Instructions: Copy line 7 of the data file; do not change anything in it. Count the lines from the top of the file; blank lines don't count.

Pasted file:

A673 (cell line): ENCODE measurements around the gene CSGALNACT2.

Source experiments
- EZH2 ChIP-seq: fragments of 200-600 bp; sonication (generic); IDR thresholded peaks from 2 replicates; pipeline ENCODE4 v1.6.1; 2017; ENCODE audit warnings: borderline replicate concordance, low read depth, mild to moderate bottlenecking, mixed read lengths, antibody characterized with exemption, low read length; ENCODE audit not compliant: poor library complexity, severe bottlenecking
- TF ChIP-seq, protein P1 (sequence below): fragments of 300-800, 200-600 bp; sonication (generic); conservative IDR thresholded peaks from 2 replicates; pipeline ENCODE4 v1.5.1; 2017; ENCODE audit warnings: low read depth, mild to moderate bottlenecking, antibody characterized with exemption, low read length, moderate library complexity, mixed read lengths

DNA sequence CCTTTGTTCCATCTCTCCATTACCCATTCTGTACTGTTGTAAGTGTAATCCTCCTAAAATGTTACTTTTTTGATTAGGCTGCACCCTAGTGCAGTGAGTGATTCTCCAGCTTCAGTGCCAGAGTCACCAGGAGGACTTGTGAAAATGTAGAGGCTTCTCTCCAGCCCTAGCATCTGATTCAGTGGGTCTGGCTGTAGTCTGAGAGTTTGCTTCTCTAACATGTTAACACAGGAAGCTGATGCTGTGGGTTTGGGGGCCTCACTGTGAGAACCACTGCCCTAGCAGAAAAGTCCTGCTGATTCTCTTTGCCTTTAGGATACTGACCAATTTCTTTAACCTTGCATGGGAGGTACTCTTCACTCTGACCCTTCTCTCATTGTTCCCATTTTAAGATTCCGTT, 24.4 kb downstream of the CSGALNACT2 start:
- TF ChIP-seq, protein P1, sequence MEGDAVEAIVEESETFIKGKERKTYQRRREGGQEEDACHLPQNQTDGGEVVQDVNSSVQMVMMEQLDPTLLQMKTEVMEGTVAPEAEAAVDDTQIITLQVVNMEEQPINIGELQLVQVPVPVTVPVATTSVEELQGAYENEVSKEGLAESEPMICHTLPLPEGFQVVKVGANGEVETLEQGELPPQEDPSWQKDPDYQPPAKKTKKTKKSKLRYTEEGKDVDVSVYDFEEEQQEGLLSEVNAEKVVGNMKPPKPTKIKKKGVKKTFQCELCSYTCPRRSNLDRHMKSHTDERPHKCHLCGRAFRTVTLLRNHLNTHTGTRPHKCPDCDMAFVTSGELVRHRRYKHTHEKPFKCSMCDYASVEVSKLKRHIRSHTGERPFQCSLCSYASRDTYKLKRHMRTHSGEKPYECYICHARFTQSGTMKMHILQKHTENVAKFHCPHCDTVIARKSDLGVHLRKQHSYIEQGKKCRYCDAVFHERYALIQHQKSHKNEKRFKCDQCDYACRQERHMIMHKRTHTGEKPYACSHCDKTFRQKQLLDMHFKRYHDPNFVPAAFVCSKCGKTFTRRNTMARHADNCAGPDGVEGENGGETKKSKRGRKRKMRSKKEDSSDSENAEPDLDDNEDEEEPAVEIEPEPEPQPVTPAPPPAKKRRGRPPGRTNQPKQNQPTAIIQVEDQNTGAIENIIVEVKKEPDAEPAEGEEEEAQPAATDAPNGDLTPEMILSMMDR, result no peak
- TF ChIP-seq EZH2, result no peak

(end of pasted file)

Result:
- TF ChIP-seq EZH2, result no peak